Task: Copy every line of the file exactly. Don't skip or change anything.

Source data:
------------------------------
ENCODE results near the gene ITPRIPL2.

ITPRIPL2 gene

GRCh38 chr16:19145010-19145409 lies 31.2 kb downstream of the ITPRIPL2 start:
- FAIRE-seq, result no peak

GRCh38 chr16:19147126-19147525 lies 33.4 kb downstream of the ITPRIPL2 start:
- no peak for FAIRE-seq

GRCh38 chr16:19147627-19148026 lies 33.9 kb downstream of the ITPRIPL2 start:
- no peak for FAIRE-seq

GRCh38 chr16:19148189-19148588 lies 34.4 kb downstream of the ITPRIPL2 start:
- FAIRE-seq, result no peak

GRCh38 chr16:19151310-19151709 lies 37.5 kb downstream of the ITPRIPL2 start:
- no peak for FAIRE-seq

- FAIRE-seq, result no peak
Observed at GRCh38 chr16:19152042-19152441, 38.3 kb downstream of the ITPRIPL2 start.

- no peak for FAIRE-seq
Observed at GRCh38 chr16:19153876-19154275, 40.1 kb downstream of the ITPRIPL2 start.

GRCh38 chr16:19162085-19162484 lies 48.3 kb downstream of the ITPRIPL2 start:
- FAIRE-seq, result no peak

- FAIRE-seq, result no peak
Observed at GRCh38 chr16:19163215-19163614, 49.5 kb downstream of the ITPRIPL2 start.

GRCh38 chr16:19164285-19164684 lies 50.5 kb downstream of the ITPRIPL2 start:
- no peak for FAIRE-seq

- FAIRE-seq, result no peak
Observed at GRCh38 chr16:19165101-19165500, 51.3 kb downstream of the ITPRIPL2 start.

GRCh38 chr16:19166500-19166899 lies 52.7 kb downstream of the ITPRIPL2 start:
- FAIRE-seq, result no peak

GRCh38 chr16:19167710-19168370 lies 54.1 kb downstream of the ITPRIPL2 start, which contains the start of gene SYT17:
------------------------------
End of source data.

ENCODE results near the gene ITPRIPL2.

ITPRIPL2 gene

GRCh38 chr16:19145010-19145409 lies 31.2 kb downstream of the ITPRIPL2 start:
- FAIRE-seq, result no peak

GRCh38 chr16:19147126-19147525 lies 33.4 kb downstream of the ITPRIPL2 start:
- no peak for FAIRE-seq

GRCh38 chr16:19147627-19148026 lies 33.9 kb downstream of the ITPRIPL2 start:
- no peak for FAIRE-seq

GRCh38 chr16:19148189-19148588 lies 34.4 kb downstream of the ITPRIPL2 start:
- FAIRE-seq, result no peak

GRCh38 chr16:19151310-19151709 lies 37.5 kb downstream of the ITPRIPL2 start:
- no peak for FAIRE-seq

- FAIRE-seq, result no peak
Observed at GRCh38 chr16:19152042-19152441, 38.3 kb downstream of the ITPRIPL2 start.

- no peak for FAIRE-seq
Observed at GRCh38 chr16:19153876-19154275, 40.1 kb downstream of the ITPRIPL2 start.

GRCh38 chr16:19162085-19162484 lies 48.3 kb downstream of the ITPRIPL2 start:
- FAIRE-seq, result no peak

- FAIRE-seq, result no peak
Observed at GRCh38 chr16:19163215-19163614, 49.5 kb downstream of the ITPRIPL2 start.

GRCh38 chr16:19164285-19164684 lies 50.5 kb downstream of the ITPRIPL2 start:
- no peak for FAIRE-seq

- FAIRE-seq, result no peak
Observed at GRCh38 chr16:19165101-19165500, 51.3 kb downstream of the ITPRIPL2 start.

GRCh38 chr16:19166500-19166899 lies 52.7 kb downstream of the ITPRIPL2 start:
- FAIRE-seq, result no peak

GRCh38 chr16:19167710-19168370 lies 54.1 kb downstream of the ITPRIPL2 start, which contains the start of gene SYT17: